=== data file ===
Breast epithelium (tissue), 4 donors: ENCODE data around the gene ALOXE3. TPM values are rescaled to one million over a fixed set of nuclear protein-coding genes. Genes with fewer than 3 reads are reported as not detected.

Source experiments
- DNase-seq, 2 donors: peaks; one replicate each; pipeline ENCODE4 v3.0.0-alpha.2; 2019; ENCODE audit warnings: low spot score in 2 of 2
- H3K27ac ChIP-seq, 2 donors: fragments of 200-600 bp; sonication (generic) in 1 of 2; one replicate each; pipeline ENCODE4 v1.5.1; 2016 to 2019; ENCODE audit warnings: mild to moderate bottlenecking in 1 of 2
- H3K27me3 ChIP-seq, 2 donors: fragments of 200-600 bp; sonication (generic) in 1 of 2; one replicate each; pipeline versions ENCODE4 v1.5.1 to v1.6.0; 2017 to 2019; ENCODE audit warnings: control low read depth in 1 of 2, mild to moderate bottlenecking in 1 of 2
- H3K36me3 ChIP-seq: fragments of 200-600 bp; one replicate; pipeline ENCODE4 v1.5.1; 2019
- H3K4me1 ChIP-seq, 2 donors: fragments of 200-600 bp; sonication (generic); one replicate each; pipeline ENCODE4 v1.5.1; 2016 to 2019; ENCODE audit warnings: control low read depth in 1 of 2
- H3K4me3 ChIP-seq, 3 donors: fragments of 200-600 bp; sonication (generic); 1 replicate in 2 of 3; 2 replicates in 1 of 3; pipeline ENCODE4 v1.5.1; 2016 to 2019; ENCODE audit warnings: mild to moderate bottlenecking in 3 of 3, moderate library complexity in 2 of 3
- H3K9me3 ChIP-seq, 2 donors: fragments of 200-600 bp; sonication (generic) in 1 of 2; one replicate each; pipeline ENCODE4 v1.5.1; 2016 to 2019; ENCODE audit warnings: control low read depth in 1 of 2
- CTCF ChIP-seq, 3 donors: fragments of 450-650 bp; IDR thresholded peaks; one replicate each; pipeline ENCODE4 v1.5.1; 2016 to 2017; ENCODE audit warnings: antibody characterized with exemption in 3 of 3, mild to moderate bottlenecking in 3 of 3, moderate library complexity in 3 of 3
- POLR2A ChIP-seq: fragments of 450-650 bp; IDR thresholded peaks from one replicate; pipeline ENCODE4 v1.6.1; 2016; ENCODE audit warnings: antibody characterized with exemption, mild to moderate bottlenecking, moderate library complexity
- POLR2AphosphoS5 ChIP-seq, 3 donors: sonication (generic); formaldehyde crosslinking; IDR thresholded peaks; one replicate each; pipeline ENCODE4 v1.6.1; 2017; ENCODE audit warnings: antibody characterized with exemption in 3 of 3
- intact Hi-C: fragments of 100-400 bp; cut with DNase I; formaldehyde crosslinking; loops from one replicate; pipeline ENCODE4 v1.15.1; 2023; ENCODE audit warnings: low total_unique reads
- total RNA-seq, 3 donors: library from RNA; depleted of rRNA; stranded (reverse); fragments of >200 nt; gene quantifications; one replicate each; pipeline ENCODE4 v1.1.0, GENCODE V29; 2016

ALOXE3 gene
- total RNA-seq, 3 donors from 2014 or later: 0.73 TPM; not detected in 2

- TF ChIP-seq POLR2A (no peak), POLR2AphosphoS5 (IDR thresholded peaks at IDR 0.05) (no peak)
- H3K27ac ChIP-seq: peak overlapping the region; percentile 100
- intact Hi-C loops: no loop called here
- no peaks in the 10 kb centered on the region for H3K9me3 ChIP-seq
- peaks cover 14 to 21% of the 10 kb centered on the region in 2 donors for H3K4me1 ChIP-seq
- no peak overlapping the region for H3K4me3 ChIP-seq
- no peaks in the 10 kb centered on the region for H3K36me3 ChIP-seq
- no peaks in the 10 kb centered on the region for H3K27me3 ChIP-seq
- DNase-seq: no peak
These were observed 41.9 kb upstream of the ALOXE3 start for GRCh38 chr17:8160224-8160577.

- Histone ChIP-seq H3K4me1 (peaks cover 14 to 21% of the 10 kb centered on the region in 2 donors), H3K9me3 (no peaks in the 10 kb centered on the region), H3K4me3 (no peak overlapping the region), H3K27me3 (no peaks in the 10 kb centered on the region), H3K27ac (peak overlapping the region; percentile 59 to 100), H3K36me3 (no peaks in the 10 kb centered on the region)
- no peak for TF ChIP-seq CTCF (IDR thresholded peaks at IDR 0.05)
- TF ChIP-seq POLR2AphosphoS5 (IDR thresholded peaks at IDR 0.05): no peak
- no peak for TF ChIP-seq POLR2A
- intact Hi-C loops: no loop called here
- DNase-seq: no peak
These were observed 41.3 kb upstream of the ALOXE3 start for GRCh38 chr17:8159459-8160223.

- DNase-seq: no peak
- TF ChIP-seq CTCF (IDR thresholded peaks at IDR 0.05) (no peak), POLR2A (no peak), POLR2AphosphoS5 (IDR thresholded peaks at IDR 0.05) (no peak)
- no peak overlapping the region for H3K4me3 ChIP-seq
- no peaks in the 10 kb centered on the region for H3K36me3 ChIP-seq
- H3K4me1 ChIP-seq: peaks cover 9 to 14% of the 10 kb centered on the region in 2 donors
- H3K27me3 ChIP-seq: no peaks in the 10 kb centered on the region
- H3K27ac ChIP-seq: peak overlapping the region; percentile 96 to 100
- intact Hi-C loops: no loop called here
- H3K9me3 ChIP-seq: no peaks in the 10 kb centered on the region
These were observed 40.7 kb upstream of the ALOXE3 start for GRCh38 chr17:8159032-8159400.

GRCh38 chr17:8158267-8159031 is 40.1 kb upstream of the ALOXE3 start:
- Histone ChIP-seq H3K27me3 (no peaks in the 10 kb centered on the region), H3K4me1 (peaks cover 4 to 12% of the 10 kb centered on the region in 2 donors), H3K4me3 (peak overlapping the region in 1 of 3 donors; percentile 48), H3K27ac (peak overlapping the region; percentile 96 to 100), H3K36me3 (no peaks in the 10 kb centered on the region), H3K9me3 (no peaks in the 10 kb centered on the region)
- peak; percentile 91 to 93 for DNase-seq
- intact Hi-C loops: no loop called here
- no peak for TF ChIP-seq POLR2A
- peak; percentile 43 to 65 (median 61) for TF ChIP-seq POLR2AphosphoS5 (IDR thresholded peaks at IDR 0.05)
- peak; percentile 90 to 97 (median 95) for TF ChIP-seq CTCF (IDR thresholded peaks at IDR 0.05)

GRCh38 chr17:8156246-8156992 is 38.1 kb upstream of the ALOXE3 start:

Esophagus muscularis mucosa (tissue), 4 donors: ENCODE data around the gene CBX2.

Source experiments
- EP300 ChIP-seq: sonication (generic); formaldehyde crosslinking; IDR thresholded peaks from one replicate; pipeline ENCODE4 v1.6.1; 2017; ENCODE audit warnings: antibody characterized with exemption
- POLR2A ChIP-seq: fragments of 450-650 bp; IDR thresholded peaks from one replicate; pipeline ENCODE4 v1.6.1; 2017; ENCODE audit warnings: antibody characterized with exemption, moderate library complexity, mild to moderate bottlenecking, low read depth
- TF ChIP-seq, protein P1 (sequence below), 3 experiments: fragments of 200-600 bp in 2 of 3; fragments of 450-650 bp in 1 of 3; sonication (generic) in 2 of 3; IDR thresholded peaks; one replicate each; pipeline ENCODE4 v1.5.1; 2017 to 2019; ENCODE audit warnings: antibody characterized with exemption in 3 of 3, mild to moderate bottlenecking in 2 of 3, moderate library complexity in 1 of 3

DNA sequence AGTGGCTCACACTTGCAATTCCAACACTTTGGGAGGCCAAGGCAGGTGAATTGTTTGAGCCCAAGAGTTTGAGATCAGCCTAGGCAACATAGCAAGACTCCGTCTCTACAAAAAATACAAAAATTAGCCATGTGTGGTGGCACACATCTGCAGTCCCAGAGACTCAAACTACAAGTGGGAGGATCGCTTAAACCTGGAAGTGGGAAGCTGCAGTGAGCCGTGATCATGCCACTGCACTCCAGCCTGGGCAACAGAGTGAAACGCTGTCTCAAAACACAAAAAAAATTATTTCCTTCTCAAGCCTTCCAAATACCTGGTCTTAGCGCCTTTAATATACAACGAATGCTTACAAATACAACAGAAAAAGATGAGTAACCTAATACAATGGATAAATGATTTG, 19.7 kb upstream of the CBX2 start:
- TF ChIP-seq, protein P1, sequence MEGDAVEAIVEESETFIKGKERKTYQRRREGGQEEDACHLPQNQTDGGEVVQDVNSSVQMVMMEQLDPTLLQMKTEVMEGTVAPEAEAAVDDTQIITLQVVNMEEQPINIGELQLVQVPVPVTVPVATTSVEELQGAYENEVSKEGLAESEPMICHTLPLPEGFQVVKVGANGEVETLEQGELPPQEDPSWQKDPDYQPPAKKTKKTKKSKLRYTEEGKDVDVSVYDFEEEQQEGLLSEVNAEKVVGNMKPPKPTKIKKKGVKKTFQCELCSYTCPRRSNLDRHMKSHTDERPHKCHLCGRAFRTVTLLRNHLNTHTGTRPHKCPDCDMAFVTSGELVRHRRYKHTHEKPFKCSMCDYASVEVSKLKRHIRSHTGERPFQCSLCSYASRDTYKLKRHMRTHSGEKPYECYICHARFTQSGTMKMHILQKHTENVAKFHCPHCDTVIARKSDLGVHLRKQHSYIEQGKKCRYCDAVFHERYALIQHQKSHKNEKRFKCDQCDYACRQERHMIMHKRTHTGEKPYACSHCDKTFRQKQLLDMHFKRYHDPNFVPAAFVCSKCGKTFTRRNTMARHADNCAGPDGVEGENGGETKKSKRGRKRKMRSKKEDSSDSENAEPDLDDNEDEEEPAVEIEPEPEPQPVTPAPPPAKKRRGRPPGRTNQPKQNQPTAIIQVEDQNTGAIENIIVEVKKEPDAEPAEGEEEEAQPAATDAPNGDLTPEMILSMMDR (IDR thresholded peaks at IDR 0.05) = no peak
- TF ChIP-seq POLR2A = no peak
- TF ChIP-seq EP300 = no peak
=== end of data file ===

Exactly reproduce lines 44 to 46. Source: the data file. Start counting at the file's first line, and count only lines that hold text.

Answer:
GRCh38 chr17:8158267-8159031 is 40.1 kb upstream of the ALOXE3 start:
- Histone ChIP-seq H3K27me3 (no peaks in the 10 kb centered on the region), H3K4me1 (peaks cover 4 to 12% of the 10 kb centered on the region in 2 donors), H3K4me3 (peak overlapping the region in 1 of 3 donors; percentile 48), H3K27ac (peak overlapping the region; percentile 96 to 100), H3K36me3 (no peaks in the 10 kb centered on the region), H3K9me3 (no peaks in the 10 kb centered on the region)
- peak; percentile 91 to 93 for DNase-seq